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2013 Kia Rio, 1.6L GDI, 6-speed manual
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Discussion Starter · #1 ·
Can anyone explain the complexity of this air intake system?

The air comes in through the grill,
then it goes down a tube to the bottom of engine compartment,
then makes a U-turn to go up,
then it enters some convoluted boxes, pipes, and hoses that seem to be blind,
then it finally makes it into the air filter box, and into the engine.

What is the purpose of all these components between the grill and the air filter box?
 

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2013 Kia Rio 1.6 GDI Hatchback | Tuned
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Can anyone explain the complexity of this air intake system?

The air comes in through the grill,
then it goes down a tube to the bottom of engine compartment,
then makes a U-turn to go up,
then it enters some convoluted boxes, pipes, and hoses that seem to be blind,
then it finally makes it into the air filter box, and into the engine.

What is the purpose of all these components between the grill and the air filter box?
That big complex of of the boxes and tubes from grill till airbox with filter calls air intake silencer, so yea, its purpose is to lower incoming air noise and kinda restrict incoming air for better fuel efficiency.

You can check this video of mine, although I speak on Georgian language, you can still see removing of stock air intake system with all parts and installing aftermarket one and at the end of video you can see how different is aftermarket intake sound and whistling on revs.

 

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99 Kia Elan 1.8L
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That big complex of of the boxes and tubes from grill till airbox with filter calls air intake silencer, so yea, its purpose is to lower incoming air noise and kinda restrict incoming air for better fuel efficiency.

You can check this video of mine, although I speak on Georgian language, you can still see removing of stock air intake system with all parts and installing aftermarket one and at the end of video you can see how different is aftermarket intake sound and whistling on revs.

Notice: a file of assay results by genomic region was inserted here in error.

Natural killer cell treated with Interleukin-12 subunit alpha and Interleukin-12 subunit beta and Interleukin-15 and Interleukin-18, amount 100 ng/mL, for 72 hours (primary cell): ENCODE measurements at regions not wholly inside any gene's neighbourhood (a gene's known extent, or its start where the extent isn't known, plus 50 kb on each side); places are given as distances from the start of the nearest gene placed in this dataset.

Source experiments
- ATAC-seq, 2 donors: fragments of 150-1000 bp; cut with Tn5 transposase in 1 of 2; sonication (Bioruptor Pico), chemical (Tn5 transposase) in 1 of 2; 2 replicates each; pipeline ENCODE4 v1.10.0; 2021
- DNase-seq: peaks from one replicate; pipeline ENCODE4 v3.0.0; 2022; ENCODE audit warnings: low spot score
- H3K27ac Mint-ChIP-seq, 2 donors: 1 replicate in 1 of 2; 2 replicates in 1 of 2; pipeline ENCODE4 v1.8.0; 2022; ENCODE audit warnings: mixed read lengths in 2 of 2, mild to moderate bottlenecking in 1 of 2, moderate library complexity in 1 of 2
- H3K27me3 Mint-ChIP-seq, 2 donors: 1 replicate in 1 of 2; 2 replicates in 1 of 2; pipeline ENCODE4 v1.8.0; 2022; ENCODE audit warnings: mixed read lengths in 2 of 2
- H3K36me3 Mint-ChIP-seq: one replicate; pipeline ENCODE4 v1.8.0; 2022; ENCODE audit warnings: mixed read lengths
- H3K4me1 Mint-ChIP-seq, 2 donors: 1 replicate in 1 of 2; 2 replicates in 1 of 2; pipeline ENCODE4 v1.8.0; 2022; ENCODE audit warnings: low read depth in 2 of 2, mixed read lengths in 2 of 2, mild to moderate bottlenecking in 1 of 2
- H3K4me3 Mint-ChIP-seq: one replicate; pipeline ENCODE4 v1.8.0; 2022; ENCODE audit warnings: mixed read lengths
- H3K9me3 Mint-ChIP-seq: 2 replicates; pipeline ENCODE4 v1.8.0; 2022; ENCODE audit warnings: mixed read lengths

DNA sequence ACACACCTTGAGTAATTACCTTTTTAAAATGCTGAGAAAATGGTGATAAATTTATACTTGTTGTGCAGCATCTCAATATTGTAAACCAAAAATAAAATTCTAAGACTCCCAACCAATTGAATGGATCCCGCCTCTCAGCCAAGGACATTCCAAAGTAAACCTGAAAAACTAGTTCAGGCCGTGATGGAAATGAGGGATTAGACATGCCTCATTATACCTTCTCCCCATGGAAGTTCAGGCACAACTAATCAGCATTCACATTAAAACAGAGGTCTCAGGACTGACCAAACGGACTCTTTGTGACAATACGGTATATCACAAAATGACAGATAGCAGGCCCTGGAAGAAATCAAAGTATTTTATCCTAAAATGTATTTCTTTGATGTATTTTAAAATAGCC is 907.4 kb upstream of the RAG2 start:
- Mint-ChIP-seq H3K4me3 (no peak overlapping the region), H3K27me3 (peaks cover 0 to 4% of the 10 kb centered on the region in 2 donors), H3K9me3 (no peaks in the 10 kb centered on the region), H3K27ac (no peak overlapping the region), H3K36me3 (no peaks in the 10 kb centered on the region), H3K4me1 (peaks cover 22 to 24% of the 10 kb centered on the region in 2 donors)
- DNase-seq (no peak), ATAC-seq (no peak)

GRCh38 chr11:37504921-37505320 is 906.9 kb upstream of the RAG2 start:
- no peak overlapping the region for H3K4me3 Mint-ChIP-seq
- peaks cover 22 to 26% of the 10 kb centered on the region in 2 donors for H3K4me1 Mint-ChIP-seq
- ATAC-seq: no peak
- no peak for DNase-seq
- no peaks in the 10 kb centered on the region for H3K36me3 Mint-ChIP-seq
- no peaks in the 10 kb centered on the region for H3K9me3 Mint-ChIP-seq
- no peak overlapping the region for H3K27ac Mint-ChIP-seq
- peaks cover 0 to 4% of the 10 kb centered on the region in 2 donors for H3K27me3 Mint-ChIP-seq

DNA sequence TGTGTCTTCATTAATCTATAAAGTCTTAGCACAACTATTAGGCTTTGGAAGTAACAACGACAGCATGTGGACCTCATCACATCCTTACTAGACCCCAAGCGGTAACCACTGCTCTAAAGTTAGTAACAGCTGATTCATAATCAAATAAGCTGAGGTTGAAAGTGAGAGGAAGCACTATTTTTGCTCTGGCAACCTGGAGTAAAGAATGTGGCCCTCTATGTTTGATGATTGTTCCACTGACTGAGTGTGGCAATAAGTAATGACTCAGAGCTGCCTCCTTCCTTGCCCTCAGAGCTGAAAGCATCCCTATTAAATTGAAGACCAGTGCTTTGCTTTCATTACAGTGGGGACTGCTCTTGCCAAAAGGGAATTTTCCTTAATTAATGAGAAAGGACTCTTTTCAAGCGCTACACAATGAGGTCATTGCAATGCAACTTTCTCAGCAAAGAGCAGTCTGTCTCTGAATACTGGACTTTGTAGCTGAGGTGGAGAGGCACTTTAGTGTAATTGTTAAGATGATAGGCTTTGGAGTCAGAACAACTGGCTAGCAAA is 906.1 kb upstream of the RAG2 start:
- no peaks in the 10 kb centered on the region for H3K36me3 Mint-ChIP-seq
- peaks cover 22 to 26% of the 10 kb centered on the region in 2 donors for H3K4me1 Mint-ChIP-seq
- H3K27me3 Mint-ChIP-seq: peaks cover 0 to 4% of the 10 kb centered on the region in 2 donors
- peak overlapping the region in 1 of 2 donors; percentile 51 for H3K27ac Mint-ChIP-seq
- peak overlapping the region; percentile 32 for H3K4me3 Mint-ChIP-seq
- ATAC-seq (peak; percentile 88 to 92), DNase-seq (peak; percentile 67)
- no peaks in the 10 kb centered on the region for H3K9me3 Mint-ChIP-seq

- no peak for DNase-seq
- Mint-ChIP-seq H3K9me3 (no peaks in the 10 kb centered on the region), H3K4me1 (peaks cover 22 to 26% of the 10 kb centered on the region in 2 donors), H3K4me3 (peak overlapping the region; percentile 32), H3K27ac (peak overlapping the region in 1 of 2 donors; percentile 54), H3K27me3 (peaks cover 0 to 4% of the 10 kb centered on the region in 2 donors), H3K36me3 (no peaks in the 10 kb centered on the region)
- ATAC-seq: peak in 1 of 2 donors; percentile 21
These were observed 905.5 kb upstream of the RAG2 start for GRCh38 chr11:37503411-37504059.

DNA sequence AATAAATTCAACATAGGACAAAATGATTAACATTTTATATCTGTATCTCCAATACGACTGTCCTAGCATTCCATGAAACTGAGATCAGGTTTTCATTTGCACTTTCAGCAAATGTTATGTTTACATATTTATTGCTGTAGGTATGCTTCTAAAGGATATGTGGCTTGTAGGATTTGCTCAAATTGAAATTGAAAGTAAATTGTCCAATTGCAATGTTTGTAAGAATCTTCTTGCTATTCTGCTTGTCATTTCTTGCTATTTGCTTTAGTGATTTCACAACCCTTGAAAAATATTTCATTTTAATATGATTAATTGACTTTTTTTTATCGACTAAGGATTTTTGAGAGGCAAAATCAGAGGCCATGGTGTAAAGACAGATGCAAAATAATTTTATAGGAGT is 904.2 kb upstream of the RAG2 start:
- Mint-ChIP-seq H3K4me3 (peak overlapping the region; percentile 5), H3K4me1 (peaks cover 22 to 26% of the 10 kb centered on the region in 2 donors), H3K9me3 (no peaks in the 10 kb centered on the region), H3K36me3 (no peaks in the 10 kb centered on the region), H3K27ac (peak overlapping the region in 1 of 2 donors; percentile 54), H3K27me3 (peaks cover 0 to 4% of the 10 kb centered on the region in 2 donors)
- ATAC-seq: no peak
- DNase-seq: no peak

I don't understand the comment that the stock intake arrangement could improve fuel efficiency.

The stock air intake has a number of design features such as a water trap (then it goes down a tube to the bottom of engine compartment, then makes a U-turn to go up)
, harmonic chamber, etc. and is sized such that it does not present a flow restriction at the maximum flow that the engine is capable of swallowing.

Further reducing the intake flow restriction, allowing more flow, is meaningless if you don't modify the engine so that it can ingest more air, such as a blower.
 

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2013 Kia Rio, 1.6L GDI, 6-speed manual
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Discussion Starter · #5 ·
Thanks. I guess two options are possible if one wants to get rid of all this crap.
One is to swap out to an aftermarket air intake system, including the cone-shaped air filter, as the fellow in Georgia had done.
The other one is to keep the original air filter box and the flat air filter, get rid of everything before it, and take the air in from under the left headlight.
This water trap is nothing else but a small rubber flap covering a hole at the very bottom of the U-pipe. The flap opens up and drains water if any water gets in there. You can do the same thing by simply drilling hole(s) in the bottom of the stock air filter box.
 

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2013 Kia Rio 1.6 GDI Hatchback | Tuned
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I don't understand the comment that the stock intake arrangement could improve fuel efficiency.

The stock air intake has a number of design features such as a water trap (then it goes down a tube to the bottom of engine compartment, then makes a U-turn to go up)
, harmonic chamber, etc. and is sized such that it does not present a flow restriction at the maximum flow that the engine is capable of swallowing.

Further reducing the intake flow restriction, allowing more flow, is meaningless if you don't modify the engine so that it can ingest more air, such as a blower.
I mean that if you are going to remove stock intake and install one like mine, most prolly you are going to tune up your car, that means more air + more fuel ratio. Thats why I said about fuel efficiency. Otherwise if you are not going to tune your car just stay with stock intake, cuz its factory tuned for that particular air and fuel ratio.
 

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99 Kia Elan 1.8L